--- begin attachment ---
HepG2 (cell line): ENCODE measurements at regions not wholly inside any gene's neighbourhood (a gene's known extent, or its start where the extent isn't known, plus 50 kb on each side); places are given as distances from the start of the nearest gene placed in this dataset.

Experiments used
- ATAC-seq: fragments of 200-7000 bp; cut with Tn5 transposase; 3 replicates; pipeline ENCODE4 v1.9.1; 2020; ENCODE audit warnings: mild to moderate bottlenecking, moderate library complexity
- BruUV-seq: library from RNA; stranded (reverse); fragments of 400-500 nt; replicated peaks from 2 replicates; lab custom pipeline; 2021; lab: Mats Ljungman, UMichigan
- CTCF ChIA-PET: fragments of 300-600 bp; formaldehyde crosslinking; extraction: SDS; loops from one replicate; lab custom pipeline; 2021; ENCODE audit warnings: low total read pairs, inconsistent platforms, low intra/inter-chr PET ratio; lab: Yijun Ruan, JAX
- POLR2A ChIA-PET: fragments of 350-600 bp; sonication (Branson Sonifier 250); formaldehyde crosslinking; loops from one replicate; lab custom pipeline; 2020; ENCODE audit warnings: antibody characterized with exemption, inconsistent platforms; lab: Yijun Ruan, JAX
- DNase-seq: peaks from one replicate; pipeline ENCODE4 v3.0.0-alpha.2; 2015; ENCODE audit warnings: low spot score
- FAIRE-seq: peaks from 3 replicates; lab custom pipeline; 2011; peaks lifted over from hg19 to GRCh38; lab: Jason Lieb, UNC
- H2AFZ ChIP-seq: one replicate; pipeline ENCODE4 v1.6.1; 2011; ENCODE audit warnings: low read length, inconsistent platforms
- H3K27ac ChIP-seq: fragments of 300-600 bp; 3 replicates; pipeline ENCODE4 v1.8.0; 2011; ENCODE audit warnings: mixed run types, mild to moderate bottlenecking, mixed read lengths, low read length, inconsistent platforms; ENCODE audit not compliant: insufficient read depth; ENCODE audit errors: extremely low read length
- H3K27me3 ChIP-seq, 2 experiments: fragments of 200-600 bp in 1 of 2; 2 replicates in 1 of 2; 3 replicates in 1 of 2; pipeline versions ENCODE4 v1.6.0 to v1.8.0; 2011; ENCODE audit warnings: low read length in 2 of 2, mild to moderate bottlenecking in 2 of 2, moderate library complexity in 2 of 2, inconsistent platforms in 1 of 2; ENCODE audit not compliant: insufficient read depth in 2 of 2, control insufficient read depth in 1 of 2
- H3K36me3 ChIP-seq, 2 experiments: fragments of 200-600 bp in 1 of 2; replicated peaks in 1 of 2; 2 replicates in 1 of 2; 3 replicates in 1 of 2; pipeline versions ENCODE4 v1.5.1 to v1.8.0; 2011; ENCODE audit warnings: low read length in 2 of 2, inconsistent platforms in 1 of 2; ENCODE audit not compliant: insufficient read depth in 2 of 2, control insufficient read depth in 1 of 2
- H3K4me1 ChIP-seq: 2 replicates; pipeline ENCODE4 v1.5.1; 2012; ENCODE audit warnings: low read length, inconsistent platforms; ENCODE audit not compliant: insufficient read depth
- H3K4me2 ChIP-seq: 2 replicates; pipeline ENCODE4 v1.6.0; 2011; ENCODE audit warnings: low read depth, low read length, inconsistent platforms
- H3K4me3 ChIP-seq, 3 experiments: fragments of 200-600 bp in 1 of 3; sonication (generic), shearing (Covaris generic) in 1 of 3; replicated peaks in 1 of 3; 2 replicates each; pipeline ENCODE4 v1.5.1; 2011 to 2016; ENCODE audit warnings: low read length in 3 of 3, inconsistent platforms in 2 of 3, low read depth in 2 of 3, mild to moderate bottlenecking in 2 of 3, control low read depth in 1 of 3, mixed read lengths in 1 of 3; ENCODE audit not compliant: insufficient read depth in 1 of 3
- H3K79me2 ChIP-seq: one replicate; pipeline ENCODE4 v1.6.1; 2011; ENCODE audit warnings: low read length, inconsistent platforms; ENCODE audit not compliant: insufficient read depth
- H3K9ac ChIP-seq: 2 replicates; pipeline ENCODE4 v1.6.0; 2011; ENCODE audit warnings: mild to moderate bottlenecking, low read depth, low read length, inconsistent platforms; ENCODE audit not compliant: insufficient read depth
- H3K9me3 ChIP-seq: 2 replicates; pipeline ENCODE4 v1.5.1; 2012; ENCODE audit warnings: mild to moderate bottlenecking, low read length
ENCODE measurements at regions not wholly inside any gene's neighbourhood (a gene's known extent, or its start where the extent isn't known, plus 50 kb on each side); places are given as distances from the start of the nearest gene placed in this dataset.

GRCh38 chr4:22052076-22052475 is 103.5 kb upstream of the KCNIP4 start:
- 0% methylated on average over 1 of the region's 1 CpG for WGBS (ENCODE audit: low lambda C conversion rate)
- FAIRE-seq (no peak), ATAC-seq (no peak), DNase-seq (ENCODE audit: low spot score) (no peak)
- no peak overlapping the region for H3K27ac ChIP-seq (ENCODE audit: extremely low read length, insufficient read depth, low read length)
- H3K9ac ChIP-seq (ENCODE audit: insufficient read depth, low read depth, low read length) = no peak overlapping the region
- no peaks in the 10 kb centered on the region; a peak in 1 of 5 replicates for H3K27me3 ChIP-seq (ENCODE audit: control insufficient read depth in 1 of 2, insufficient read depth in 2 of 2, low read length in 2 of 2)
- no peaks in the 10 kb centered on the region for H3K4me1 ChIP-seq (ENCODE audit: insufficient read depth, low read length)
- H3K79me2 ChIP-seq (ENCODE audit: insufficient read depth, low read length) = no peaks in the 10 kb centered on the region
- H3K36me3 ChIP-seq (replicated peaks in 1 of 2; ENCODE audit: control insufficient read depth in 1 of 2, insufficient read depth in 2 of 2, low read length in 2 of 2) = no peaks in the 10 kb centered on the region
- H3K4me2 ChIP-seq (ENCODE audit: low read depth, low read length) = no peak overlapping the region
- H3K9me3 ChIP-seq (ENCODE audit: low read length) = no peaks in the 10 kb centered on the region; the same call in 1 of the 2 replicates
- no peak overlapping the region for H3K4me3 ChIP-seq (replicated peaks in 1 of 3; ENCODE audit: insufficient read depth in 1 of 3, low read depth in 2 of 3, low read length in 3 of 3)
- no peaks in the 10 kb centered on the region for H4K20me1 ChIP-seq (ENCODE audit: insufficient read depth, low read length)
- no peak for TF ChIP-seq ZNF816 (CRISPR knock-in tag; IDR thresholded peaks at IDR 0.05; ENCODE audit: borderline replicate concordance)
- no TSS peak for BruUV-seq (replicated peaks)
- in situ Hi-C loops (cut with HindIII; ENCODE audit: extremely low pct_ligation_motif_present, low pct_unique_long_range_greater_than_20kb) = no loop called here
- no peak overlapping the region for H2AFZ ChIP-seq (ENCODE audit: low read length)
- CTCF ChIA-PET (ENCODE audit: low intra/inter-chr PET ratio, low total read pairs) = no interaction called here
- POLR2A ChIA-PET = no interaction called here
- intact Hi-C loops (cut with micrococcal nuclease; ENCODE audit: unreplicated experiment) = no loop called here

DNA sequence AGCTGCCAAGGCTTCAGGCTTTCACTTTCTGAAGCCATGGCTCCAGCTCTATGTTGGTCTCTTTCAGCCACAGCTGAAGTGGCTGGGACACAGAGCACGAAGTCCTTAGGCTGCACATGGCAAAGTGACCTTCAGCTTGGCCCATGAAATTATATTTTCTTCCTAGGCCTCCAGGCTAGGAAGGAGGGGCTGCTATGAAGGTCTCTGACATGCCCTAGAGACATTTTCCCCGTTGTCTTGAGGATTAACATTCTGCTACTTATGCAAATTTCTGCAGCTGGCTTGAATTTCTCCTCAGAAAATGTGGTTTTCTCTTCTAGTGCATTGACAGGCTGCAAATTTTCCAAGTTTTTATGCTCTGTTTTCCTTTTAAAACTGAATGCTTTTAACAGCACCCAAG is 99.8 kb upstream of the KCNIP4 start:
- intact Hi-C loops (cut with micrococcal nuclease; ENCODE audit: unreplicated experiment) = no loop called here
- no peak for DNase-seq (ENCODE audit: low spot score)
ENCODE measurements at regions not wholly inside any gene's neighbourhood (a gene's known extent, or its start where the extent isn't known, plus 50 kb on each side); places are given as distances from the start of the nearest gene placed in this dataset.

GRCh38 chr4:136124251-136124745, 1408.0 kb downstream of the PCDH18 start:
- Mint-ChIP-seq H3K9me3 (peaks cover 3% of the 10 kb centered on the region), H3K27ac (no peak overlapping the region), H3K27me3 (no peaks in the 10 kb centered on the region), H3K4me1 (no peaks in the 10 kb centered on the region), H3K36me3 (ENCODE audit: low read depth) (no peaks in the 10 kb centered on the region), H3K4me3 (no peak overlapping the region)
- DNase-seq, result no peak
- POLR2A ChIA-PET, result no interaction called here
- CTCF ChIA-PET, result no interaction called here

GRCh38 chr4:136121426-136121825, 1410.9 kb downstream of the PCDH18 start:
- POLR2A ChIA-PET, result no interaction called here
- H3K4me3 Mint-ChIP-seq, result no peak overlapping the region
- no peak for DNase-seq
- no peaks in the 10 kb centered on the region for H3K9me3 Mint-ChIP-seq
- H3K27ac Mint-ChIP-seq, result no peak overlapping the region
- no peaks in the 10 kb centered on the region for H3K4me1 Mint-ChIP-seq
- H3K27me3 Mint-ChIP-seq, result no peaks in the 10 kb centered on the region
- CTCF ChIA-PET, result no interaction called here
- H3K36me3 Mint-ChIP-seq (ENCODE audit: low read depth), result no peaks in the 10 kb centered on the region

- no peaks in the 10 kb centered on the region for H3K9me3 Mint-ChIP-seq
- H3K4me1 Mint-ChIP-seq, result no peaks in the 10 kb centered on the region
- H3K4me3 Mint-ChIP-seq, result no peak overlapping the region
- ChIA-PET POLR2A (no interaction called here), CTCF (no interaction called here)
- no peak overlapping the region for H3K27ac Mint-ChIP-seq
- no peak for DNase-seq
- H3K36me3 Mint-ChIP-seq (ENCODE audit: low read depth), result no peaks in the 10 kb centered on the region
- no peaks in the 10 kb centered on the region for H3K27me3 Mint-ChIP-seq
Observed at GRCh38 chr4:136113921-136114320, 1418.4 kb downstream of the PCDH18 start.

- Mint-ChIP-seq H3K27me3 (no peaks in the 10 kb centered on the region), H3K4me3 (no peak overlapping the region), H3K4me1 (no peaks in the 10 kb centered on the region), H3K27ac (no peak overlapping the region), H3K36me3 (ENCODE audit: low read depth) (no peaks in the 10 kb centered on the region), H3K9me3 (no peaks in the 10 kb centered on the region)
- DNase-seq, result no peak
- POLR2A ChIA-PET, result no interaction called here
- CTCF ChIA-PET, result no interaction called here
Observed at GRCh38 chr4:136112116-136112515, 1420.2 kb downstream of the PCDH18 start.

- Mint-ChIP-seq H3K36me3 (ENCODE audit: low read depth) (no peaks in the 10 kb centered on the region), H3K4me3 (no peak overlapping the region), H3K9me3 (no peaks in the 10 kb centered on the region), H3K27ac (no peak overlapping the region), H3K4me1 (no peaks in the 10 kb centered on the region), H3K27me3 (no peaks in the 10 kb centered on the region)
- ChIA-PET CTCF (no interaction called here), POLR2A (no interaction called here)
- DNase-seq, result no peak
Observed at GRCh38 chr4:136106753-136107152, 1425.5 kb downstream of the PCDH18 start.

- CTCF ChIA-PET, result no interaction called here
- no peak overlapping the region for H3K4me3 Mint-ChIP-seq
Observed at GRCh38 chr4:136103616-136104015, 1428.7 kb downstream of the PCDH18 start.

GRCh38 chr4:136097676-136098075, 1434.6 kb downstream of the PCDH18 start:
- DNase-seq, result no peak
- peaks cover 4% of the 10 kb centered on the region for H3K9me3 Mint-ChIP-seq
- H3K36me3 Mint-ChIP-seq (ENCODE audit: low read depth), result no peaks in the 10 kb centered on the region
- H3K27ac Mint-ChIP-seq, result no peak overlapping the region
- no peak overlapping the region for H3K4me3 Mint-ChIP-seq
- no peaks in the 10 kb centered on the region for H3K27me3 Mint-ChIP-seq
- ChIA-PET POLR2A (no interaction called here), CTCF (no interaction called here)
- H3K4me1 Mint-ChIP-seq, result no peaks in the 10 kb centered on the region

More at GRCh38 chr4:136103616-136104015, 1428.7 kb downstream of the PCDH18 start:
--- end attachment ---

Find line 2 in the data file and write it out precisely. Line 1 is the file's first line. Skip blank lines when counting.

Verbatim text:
Experiments used